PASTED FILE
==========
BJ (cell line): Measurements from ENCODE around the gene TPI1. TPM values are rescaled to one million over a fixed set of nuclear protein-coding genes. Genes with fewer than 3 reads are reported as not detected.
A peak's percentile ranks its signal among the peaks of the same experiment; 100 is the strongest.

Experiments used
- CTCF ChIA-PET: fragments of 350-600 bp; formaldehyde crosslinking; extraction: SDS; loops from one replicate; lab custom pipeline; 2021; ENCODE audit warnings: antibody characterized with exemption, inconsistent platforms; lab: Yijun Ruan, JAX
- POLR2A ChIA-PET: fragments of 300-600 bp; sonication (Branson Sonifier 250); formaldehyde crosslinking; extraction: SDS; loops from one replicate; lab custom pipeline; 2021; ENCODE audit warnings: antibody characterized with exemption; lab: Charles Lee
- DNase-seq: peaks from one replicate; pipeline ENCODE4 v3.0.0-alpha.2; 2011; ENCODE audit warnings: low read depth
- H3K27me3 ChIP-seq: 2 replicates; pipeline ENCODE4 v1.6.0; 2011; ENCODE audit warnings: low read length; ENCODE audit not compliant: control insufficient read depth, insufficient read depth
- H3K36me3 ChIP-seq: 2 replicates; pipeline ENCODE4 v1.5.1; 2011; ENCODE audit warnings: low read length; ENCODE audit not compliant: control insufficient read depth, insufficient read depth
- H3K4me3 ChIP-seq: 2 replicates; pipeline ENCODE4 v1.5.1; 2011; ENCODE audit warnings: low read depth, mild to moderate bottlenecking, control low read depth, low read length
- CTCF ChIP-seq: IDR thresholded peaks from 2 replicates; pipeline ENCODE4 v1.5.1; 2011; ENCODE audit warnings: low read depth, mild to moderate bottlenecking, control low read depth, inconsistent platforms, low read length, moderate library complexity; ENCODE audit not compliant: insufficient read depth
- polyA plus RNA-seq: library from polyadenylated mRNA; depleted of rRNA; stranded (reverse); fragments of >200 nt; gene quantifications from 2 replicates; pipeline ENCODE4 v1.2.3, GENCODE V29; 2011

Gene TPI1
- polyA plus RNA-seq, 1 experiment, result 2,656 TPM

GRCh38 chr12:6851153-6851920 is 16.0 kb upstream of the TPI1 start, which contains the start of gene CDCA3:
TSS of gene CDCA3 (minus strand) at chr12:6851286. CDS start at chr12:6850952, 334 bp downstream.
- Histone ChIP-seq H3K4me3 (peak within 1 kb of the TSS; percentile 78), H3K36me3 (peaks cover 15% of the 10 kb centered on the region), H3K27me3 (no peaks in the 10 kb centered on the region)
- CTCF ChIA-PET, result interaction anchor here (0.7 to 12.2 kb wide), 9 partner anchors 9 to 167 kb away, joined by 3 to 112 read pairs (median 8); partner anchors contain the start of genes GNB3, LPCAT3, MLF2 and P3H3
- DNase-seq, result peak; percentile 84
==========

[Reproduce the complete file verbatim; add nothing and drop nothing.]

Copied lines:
BJ (cell line): Measurements from ENCODE around the gene TPI1. TPM values are rescaled to one million over a fixed set of nuclear protein-coding genes. Genes with fewer than 3 reads are reported as not detected.
A peak's percentile ranks its signal among the peaks of the same experiment; 100 is the strongest.

Experiments used
- CTCF ChIA-PET: fragments of 350-600 bp; formaldehyde crosslinking; extraction: SDS; loops from one replicate; lab custom pipeline; 2021; ENCODE audit warnings: antibody characterized with exemption, inconsistent platforms; lab: Yijun Ruan, JAX
- POLR2A ChIA-PET: fragments of 300-600 bp; sonication (Branson Sonifier 250); formaldehyde crosslinking; extraction: SDS; loops from one replicate; lab custom pipeline; 2021; ENCODE audit warnings: antibody characterized with exemption; lab: Charles Lee
- DNase-seq: peaks from one replicate; pipeline ENCODE4 v3.0.0-alpha.2; 2011; ENCODE audit warnings: low read depth
- H3K27me3 ChIP-seq: 2 replicates; pipeline ENCODE4 v1.6.0; 2011; ENCODE audit warnings: low read length; ENCODE audit not compliant: control insufficient read depth, insufficient read depth
- H3K36me3 ChIP-seq: 2 replicates; pipeline ENCODE4 v1.5.1; 2011; ENCODE audit warnings: low read length; ENCODE audit not compliant: control insufficient read depth, insufficient read depth
- H3K4me3 ChIP-seq: 2 replicates; pipeline ENCODE4 v1.5.1; 2011; ENCODE audit warnings: low read depth, mild to moderate bottlenecking, control low read depth, low read length
- CTCF ChIP-seq: IDR thresholded peaks from 2 replicates; pipeline ENCODE4 v1.5.1; 2011; ENCODE audit warnings: low read depth, mild to moderate bottlenecking, control low read depth, inconsistent platforms, low read length, moderate library complexity; ENCODE audit not compliant: insufficient read depth
- polyA plus RNA-seq: library from polyadenylated mRNA; depleted of rRNA; stranded (reverse); fragments of >200 nt; gene quantifications from 2 replicates; pipeline ENCODE4 v1.2.3, GENCODE V29; 2011

Gene TPI1
- polyA plus RNA-seq, 1 experiment, result 2,656 TPM

GRCh38 chr12:6851153-6851920 is 16.0 kb upstream of the TPI1 start, which contains the start of gene CDCA3:
TSS of gene CDCA3 (minus strand) at chr12:6851286. CDS start at chr12:6850952, 334 bp downstream.
- Histone ChIP-seq H3K4me3 (peak within 1 kb of the TSS; percentile 78), H3K36me3 (peaks cover 15% of the 10 kb centered on the region), H3K27me3 (no peaks in the 10 kb centered on the region)
- CTCF ChIA-PET, result interaction anchor here (0.7 to 12.2 kb wide), 9 partner anchors 9 to 167 kb away, joined by 3 to 112 read pairs (median 8); partner anchors contain the start of genes GNB3, LPCAT3, MLF2 and P3H3
- DNase-seq, result peak; percentile 84